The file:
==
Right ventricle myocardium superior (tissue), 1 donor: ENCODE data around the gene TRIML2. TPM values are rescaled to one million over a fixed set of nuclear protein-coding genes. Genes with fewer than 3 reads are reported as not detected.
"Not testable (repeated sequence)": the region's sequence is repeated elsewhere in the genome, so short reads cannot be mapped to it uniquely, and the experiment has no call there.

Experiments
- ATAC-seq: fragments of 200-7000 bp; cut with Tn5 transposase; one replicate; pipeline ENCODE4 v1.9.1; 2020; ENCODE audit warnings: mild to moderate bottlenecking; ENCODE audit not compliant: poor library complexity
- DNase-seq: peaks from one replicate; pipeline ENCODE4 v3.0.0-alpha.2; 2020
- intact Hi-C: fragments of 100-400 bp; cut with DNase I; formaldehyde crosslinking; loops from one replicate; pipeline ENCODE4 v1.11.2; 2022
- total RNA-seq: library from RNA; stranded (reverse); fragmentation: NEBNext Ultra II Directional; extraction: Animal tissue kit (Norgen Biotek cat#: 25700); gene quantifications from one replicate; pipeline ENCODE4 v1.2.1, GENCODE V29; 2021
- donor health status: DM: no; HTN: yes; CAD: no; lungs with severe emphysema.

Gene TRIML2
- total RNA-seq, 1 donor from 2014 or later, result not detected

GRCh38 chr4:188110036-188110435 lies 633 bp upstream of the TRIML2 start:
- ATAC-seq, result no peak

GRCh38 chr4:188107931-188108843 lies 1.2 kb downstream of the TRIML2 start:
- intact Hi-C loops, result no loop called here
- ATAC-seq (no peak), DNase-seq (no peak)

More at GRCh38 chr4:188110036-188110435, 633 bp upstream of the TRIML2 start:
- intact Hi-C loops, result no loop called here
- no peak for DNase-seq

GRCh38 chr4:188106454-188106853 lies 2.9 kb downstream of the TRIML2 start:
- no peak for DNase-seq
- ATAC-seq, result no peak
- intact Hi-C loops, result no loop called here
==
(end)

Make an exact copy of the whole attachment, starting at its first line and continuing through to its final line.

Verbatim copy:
Right ventricle myocardium superior (tissue), 1 donor: ENCODE data around the gene TRIML2. TPM values are rescaled to one million over a fixed set of nuclear protein-coding genes. Genes with fewer than 3 reads are reported as not detected.
"Not testable (repeated sequence)": the region's sequence is repeated elsewhere in the genome, so short reads cannot be mapped to it uniquely, and the experiment has no call there.

Experiments
- ATAC-seq: fragments of 200-7000 bp; cut with Tn5 transposase; one replicate; pipeline ENCODE4 v1.9.1; 2020; ENCODE audit warnings: mild to moderate bottlenecking; ENCODE audit not compliant: poor library complexity
- DNase-seq: peaks from one replicate; pipeline ENCODE4 v3.0.0-alpha.2; 2020
- intact Hi-C: fragments of 100-400 bp; cut with DNase I; formaldehyde crosslinking; loops from one replicate; pipeline ENCODE4 v1.11.2; 2022
- total RNA-seq: library from RNA; stranded (reverse); fragmentation: NEBNext Ultra II Directional; extraction: Animal tissue kit (Norgen Biotek cat#: 25700); gene quantifications from one replicate; pipeline ENCODE4 v1.2.1, GENCODE V29; 2021
- donor health status: DM: no; HTN: yes; CAD: no; lungs with severe emphysema.

Gene TRIML2
- total RNA-seq, 1 donor from 2014 or later, result not detected

GRCh38 chr4:188110036-188110435 lies 633 bp upstream of the TRIML2 start:
- ATAC-seq, result no peak

GRCh38 chr4:188107931-188108843 lies 1.2 kb downstream of the TRIML2 start:
- intact Hi-C loops, result no loop called here
- ATAC-seq (no peak), DNase-seq (no peak)

More at GRCh38 chr4:188110036-188110435, 633 bp upstream of the TRIML2 start:
- intact Hi-C loops, result no loop called here
- no peak for DNase-seq

GRCh38 chr4:188106454-188106853 lies 2.9 kb downstream of the TRIML2 start:
- no peak for DNase-seq
- ATAC-seq, result no peak
- intact Hi-C loops, result no loop called here